I feel like video games have changed since Super Mario Bros. came out in 1985. Until then, we thought of video games as something that you put a coin into to play at an arcade, but now you could also play at home. Nintendo’s Donkey Kong was like that, as well as Namco’s Xevious and many games by other companies. But Super Mario Bros. was clearly designed for home use from the very start. I feel like video games really changed when Super Mario Bros. came out, followed by Dragon Quest.16 16 Dragon Quest: An RPG released by Enix (now Square Enix) for the Famicom system in May 1986.
That’s really true.
I think another big factor was the birth of the character business. Super Mario Bros. truly was the start of that.
Mario became popular in Japan and the character licensing business began.
At the time, we didn’t have a department for licensing, so general affairs handled all that. Countless companies came with licensing requests - so much so that the person in charge couldn’t do anything else.
But at the time, Yamauchi-san told me it was okay to license Mario, but that we mustn’t license Zelda.
Why was that? That wasn’t because general affairs would be so busy they couldn’t take care of their other work, was it?
No, it wasn’t that. He said even if you license Zelda, there’s no way it could beat Mario. That’s why he said we shouldn’t license Zelda.
Wow. That’s amazing.
So we only licensed Mario back then.
That is a direct manifestation of Yamauchi-san’s idea that in entertainment, people’s popularity centres around just one thing. Nothing could come of having Mario and Zelda compete with each other in the character business.
But that’s how popular Mario was. One of the things that struck me when I first heard about Super Mario Bros. was how few pixels he was made out of. It would have been impossible to show his hair, so they had to make him wear a hat. In order to hide his mouth, they gave him a big nose and moustache. And made his clothes overalls.
The entire design is based on function, like making it easy to tell which direction he is facing.
That’s the way it was at first, but even as games’ visual capacities have increased, those basic lines have never changed. I think that may be why, even after 25 years, everyone still loves Mario.
Right now, I’m trying to determine the reason you can still enjoy playing Super Mario Bros. after 25 years.
As a professor at Ritsumeikan University, you are engaged in a scholarly analysis of the appeal of video games.
I’m still in the middle of researching it. I started in 2009, and the students who are the target of my study are younger than Super Mario Bros.!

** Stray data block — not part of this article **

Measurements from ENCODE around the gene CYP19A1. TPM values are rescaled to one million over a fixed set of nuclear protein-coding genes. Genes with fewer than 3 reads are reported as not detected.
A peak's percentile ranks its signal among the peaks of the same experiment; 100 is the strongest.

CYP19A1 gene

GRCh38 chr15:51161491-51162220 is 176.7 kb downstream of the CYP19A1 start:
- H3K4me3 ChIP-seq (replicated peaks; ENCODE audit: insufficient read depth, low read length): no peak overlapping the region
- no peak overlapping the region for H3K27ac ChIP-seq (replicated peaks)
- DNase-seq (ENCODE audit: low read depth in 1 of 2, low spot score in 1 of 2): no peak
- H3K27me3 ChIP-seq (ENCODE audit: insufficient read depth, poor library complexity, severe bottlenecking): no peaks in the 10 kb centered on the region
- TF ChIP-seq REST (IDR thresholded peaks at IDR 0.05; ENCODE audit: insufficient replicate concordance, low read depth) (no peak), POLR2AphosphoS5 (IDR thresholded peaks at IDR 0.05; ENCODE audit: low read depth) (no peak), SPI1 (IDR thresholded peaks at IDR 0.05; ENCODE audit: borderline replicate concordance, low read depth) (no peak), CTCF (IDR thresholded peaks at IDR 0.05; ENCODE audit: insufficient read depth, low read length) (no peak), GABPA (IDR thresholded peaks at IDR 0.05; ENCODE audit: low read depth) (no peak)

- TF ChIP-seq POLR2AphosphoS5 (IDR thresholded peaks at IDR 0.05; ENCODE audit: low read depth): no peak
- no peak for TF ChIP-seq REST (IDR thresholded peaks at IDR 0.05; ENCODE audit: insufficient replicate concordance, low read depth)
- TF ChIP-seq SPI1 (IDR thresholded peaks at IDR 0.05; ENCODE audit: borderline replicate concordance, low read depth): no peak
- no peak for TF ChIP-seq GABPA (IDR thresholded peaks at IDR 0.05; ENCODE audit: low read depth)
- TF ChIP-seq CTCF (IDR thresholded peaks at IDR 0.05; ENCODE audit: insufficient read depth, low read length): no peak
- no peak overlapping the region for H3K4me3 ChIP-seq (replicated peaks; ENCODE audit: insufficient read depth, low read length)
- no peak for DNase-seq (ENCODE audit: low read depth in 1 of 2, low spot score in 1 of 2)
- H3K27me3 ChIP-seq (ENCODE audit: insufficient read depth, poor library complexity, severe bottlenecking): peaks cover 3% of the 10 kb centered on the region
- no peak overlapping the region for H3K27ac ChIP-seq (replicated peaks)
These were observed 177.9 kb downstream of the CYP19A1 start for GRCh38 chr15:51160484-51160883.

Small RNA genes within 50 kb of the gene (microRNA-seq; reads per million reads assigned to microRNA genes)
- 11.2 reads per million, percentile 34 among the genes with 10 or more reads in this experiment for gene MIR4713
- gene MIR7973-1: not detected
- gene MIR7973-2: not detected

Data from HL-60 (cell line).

Because today’s university students were born after the game was released.
No one in the laboratory has ever played Super Mario Bros. on the Famicom before. I film how they look when they play the game, as well as all the contents of the game. When I give them Super Mario Bros., they start enjoying it right away.
Even though the game was made before they were born, they can dive right into the world of Super Mario Bros.?
Yes. So when I watch the recordings, I feel like there must be some special secret to Super Mario Bros. It’s fun for people standing around watching, and you can tell the player is really into it. I have them play it three times, and they all tell me thank you before they leave.
They tell you thanks. (laughs)
They say, “Thank you very much!” (laughs) When I see how happy they are, I feel like there must be some secret to this game. I bet people 50 or 100 years from now who play Super Mario will still find it to be fun.
You think there must be something in the game that inspires such enjoyment.
Yes. The basic elements of what people enjoy don’t change that much, so 25 years from now - although I won’t be alive then - or 100 years from now, I’d like to see how people enjoy Super Mario.
That far in the future... (laughs)
Too bad I won’t be able to see that... But my research results may help me to more clearly state the essence of the enjoyment of Super Mario Bros.
I see. Today, two seasoned experts who played a crucial role in the Super Mario Bros. game’s lasting success...
They aren’t all good memories... (laughs)
That’s for sure. (laughs)
(laughs) I’m sure it wasn’t always easy, but even including those hard times, nothing ever goes to waste. They will make something else become possible later on. I feel it was a miracle on how the Famicom was born of a confluence of happenstance and good luck, and how, after weathering various happenings, Mario appeared at just the right time and remains popular to this day. Whew...It sure has been fun. (laughs)
I completely agree. It hasn’t faded at all after 25 years.
Something else I’ve realised all over again from today’s conversation is how the future can be changed depending on whether you were able to grab an opportunity or let it slip through your fingers. I want to keep working as well to retain the universal appeal across future generations. Thank you for your time today.
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